Deze column sprak ik gisteren uit tijdens de zeventiende editie van De Donkere Kamer, een avond vol fotografie op initiatief van de FotografenFederatie in samenwerking met PhotoQ en Hollandse Hoogte, in Pakhuis De Zwijger in Amsterdam.
Now that we are all here, getting cosy, warming ourselves to the fact that we’re all bound by our mutual and ever-lasting love for photography, I think it’s safe for me to say: photography drives me nuts. Yes, I’ll even say it again: Photography. Drives me. Absolutely. Crazy. And I will tell you why.
Photography has got me thinking that I, a 36-year old woman who for the most part of the year lives in a medium sized town in The Netherlands, can travel to the surface of Mars; swing by a birthday party in Warnsveld of one complete stranger who happens to turn 90; drop in on a small police room in Gori, Georgia, where people are being bullied and tortured; decide whether those National Geographic Pictures of a giant’s skeleton are authentic or if they are a big fat hoax; see how 68 people get brutally massacred in a shopping mall in Nairobi, Kenya; visit someone’s sick dad over in the US; and inspect a few biological chicken farms somewhere in the Dutch countryside – all in one day.
To “see for myself” what things are like over there, conceitedly thinking I can grasp the meaning of it all. So that I can “say something intelligent about it” to someone else, someone who hasn’t been there or someone who has been there, but has a contradicting story to tell – which is also strange, because: I’ve seen it! Seen it with my own eyes!
Crazy. Photography has got me thinking that if I stare long enough into someone’s face on the wall or in a magazine, if I count all the wrinkles, the nose hairs, the freckles on his cheeks, I will know this person and will see him for who he really is.
Photography has got me believing that I have eyes in the back of my head like some sort of cyborg.
The other day I was driving in the car with my family. My son, in the backseat, did something incredibly smart and funny (he takes after his mother) and I couldn’t see it, because he was right behind me and I was driving.
So. What’s a contemporary person to do? Well, of course: my husband reached swiftly for his iPhone and took a photograph of my son, doing his incredibly smart and funny thing, so that I could see at the same time – okay: a few seconds later – indeed: what an incredibly smart and funny thing it was that he did just there.
And while I was laughing, thoroughly enjoying the little everyday pleasures and endless possibilities of digital technology, I suddenly stopped and thought: What if this is the moment reality just breaks off? What if this is the moment we disappear into a wormhole, some sort of nauseating spiralling cosmic thing where we endlessly have to reconstruct what is happening in the world by watching 350 million pictures a day and have all sorts of opinions about it.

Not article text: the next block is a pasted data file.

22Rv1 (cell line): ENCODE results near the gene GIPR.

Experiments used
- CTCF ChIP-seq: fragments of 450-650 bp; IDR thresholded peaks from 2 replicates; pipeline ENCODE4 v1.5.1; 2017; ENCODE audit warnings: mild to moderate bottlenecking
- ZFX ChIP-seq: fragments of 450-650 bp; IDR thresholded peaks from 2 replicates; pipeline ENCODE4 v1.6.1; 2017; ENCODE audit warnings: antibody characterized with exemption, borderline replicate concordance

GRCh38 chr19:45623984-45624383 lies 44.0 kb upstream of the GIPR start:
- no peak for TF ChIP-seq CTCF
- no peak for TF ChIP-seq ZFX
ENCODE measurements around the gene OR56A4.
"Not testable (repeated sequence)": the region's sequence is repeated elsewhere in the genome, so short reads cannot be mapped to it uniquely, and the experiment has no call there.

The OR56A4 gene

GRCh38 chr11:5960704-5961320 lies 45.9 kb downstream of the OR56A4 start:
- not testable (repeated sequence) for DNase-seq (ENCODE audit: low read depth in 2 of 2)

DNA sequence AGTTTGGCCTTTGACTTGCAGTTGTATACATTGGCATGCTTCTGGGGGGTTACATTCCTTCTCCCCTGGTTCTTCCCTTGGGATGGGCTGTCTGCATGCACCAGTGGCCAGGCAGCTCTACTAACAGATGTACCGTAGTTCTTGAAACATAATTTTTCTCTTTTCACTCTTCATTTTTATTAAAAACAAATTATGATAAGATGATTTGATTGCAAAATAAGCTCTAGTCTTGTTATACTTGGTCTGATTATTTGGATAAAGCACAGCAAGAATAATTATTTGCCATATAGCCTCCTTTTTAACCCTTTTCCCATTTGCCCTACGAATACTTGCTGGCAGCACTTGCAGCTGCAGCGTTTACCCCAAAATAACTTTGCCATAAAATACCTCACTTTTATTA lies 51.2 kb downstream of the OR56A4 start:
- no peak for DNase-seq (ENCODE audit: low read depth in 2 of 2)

O wait. We’re already there.
Photography is mind-numbingly tedious. And it never stops.
A friend of mine, very enthusiastically, recommended an app that’s called Room for Thought. Every day, at a different hour, this app calls on you, asking – no demanding that you take a picture NOW. So that after a year or so you carry with you this visual diary consisting of photos you took while drinking your morning coffee or doing whatever.
As if we didn’t already photograph every single meal we’ve had for the past ten years, all the cakes we baked, the terrorists we tracked down and smoked out of a hole in the ground, and every, every rose in bloom in the park. Now we also do it because a machine orders us to do so. That’s not room for thought, that’s just plain nuts.
And all this time I haven’t even begun to answer the question that’s been nagging me for a while now. What do I expect from photography?
I have to find the answer to that question. Because, seriously, I’ve probably seen millions of photographs in my life and there’s millions more to come. I have to somehow get ready for that, I have to brace myself in order to survive. And I can only do that by knowing what photography really means to me. So that I really can say something intelligent about it.
Right now I expect the world from photography. I expect it to track down hidden diseases in my body. I expect it to find evidence to start a war, or to end one. I expect it to tell me about the situation in Sochi and Syria; to hit me on the head now and then with a shovel; to shed light on the latest and hippest of artistic developments in New York or the Middle East; to solve crimes; and to show me my own planet from out of space.
Right now I expect too much. And we all know that’s actually nothing.
Room for thought – it got me thinking though. I’d like that. It reminds me of college days, when all you had to do was sit down while the lights went out and before your eyes appeared this slide show, or even better: a single slide, and you could spend the whole afternoon contemplating this one image. Of course that had nothing to do with the real world. Images are gregarious animals, they live in flocks, always connecting to a trail of other images and rarely operating on their own.
Still. There’s a colleague who chooses to concentrate on just one picture per week. Imagine that: just one picture, learning all about it, hovering above it with a magnifying glass, for hours wondering about one little detail.
I might have to take his job.
In the meantime – and disappointingly not having found a satisfying answer to my nagging question yet – I’ll stick with paraphrasing Queen – though I’m not gonna sing. Photography should come with a warning:
Too much of it will kill you. In the end.
Uitgesproken tijdens De Donkere Kamer #17
Pakhuis De Zwijger, Amsterdam
23 september 2013